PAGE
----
For the layman – How 3D Rendering Works. Part 4: Projection Mapping & UV Mapping

[ about a 20 min. read ]
Part 1: 3D models
Part 2: Materials & Shaders
Part 3: Textures

In the previous article I explained what textures are and how they are used in 3D rendering. Now there is one important step in-between that I deliberately skipped. And this is how to actually get a 2D image onto a 3D object. I will discuss how that is done in this article.

1. What is mapping?

The process of getting a 2D image texture onto your 3D model is called mapping. Now there are more or less 2 methods that you can distinguish in the process of mapping. That is Projection mapping and UV mapping. UV mapping is actually a form of projection mapping. But it is a more powerful and special form, that takes some more work to accomplish.

2. What is projection mapping?

Projection mapping can basically be considered as projecting your 2D image texture onto your 3D object. Like a projector projecting an image onto a screen.

But instead of a projector (as you would have it in real life), you have specific basic geometric shapes that the 2D image is projected from. You can see examples of projection methods below. Using a simple brick texture, you can see how each method projects the brick texture on a 3D object.

A planar projection shape, projecting on a 3D plane.

A planar projection shape scaled to half size, projecting on a 3D plane.

A box projection shape, projecting on a 3D cube.

A cylindrical projection shape, projecting on a 3D pipe.

A spherical projection shape, projecting on a 3D sphere.

In most 3D software you can move these projection shapes around relative to your 3D model. And you can scale them smaller or larger (as you saw with the planar projection example above). In this way you control the position and scale of the texture.

Now the issue with these projection methods is, that you will always get distortions of your 2D texture if the 3D model is not a basic geometric shape similar to the projection shape. This can be seen below.

A planar projection shape, projecting on a 3D cube.

A box projection shape, projecting on a 3D sphere.

A cylindrical projection shape, projecting on a 3D cube (the local stretching is that the bricks become longer at the edges of the cube due to the cylindrical projection shape).

A spherical projection shape, projecting on a 3D cube.

To combat this issue, we have another mapping method called UV mapping.

3. What is UV mapping?

UV mapping is the process of unfolding a 3D shape into a 2D flat shape. So basically going from a 3 dimensional coordinate space designated by an X-, Y- and Z-axis, to a 2-dimensional coordinate space designated by a U- and V-axis. Hence the name UV mapping. This process is often called unwrapping. As you basically are unwrapping a 3D object into a 2D space. Like the cube example below.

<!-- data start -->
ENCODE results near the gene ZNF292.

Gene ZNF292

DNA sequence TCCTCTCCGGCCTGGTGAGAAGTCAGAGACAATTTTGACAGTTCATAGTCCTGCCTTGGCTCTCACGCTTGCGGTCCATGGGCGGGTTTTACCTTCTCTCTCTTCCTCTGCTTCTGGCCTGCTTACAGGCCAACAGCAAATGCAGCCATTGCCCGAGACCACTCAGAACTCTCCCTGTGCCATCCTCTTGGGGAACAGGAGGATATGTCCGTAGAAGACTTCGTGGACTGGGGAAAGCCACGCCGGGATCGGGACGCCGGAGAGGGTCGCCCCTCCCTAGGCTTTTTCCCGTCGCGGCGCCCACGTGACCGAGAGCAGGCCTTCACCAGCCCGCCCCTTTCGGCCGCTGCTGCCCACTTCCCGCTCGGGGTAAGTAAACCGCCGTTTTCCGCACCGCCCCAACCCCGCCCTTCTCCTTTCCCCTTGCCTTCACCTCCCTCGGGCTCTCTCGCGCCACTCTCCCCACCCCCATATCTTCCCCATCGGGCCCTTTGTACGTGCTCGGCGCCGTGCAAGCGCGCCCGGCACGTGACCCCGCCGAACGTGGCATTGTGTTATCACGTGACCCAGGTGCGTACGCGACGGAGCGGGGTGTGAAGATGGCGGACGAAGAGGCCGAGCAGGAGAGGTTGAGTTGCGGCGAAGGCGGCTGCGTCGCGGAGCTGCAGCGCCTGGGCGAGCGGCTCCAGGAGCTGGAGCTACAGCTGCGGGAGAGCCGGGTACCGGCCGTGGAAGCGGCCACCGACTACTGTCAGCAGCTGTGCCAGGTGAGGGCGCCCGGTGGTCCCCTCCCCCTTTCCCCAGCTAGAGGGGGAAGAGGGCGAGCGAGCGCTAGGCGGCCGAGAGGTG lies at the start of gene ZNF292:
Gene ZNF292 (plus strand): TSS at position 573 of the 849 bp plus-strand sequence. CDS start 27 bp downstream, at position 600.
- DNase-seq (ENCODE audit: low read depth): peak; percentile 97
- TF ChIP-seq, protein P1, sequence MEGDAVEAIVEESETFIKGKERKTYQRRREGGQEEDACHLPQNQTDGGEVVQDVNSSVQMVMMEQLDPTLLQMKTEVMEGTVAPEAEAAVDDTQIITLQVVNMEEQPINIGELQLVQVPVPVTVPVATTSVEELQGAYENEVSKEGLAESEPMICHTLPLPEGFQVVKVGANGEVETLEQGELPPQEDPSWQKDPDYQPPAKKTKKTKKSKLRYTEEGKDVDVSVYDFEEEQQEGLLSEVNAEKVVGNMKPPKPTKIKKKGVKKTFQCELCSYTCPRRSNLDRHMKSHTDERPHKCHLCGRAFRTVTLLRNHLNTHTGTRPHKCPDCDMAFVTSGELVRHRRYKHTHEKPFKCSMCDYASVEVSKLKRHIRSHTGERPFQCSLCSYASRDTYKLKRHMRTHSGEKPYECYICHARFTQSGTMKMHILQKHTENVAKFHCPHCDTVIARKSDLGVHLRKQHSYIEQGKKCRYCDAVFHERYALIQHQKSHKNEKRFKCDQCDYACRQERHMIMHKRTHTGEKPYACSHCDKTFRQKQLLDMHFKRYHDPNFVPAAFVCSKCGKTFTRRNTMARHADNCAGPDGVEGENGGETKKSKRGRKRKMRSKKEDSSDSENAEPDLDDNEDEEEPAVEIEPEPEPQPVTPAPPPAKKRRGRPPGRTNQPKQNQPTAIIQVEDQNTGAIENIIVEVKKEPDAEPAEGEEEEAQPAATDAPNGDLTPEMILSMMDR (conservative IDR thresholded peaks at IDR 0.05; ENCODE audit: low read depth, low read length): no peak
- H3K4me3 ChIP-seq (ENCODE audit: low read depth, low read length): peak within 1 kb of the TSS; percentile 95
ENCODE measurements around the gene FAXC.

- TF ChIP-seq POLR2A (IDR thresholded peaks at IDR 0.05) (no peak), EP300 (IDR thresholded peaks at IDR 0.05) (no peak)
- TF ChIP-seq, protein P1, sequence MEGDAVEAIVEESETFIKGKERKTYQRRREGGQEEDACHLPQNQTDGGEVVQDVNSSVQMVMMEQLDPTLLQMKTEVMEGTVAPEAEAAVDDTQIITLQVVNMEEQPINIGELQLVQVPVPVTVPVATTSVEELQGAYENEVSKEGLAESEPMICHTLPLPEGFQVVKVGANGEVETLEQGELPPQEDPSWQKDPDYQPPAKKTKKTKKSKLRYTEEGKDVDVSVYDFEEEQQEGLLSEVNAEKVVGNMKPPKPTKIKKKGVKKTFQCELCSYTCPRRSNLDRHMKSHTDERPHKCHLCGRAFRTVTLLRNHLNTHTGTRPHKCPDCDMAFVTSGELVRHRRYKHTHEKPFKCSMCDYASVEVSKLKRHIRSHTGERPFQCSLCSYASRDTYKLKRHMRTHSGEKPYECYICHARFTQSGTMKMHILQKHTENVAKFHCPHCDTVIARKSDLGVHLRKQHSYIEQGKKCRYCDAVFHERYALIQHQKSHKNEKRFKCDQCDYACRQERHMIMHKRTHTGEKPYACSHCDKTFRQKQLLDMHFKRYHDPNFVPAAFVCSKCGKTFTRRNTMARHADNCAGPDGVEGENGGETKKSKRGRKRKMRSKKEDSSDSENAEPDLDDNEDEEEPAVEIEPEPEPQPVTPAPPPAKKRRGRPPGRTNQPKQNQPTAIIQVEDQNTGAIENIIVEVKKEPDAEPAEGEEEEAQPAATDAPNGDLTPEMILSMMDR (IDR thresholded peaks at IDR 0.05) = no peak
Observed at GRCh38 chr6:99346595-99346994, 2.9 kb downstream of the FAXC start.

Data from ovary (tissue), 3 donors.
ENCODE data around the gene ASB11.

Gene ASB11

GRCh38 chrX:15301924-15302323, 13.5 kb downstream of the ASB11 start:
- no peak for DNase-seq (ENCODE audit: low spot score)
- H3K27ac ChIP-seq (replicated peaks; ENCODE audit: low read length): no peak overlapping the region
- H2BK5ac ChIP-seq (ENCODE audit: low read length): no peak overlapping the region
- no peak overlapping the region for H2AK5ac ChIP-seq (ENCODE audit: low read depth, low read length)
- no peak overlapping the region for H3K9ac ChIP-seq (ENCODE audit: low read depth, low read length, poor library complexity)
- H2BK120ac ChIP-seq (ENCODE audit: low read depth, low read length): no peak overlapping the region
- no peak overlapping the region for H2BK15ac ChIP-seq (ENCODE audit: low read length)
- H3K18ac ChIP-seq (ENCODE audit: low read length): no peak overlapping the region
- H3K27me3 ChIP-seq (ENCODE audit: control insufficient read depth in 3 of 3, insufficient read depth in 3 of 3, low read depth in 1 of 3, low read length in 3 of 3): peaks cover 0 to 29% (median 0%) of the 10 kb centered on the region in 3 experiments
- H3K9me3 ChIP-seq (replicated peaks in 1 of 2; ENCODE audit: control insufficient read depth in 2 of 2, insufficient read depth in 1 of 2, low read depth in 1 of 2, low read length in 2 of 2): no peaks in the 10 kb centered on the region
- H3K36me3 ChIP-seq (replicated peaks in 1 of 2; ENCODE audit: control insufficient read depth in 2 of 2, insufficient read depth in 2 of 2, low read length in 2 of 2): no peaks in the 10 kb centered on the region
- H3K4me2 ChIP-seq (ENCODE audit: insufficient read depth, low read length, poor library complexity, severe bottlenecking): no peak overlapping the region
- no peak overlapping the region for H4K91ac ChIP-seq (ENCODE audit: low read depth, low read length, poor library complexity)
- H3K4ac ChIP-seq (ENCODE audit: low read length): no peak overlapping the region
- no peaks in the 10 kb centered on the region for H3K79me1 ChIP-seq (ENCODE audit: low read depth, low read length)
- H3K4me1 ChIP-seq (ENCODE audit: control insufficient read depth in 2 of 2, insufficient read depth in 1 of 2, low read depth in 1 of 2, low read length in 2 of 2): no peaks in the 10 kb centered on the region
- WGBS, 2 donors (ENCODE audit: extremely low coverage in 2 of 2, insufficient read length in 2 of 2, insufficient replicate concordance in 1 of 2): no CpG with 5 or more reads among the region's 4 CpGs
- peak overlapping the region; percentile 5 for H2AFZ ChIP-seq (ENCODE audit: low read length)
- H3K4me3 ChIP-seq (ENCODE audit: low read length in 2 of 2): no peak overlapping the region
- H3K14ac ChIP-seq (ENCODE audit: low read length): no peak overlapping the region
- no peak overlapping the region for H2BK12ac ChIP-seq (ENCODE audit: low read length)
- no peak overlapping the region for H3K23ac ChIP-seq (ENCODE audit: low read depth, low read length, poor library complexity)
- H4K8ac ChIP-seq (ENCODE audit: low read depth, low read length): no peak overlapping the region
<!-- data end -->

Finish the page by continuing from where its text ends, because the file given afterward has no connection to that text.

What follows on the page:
XYZ 3-Dimensional space.

UV 2-Dimensional space.

The final 2D unwwrap you end up with is called the object’s UV map. You can either export such an image and make a custom texture in an image editing software (using the UV map as reference). Or there are dedicated texture painting software packages, where you can paint directly onto a 3D model. The painted texture is directly saved into the UV map coordinates for a perfect texture placement. But that is far out of the scope for now.
Below you can see what the UV map looks like for the cube. Plus what the Brick texture looks like that we made for the cube. This brick texture fits perfectly in the UV map, and is therefore perfectly projected onto the 3D model.

Cube’s UV Map

Cube’s brick texture

As you can see, for a cube the unwrapping is pretty straightforward. But you can imagine that for more complex objects the UV unwrapping process can become quite tricky.

4. Binoculars UV mapping example

We again will use the binoculars from the previous articles as an example. The side grips of the binoculars, were UV mapped. Because the leather texture on the grips would otherwise get distorted due to the irregular shape of the grip model.
Below you can see the UV map that was made for the grips. Next to the UV map you see a special colored/numbered texture we are going to apply to the side grips. This to demonstrate that the UV map is good. And with good I mean that it does not create any weird distortions.

Side Grips UV map example

Texture checker

Below you see an interactive animation for the left side grip 3D model, with the leather texture applied. Below that you see another interactive animation of the left side grip 3D model, but this time with the checkered color/number texture applied. We can see that there is little to no distortion (local stretching or shrinking) of the checkered texture on the object. Which means the UV map is good. This is a little trick 3D artists often use to check if a UV map is good.

And below we have a little comparison of the final render for the binoculars and a render with the checkered texture applied to the side grips. Again there is no distortion (local stretching or shrinking) visible of the checkered texture on the object. So the UV map is good.

I hope you have enjoyed this post and have learned something new. Let me know if you have any questions or comments below.

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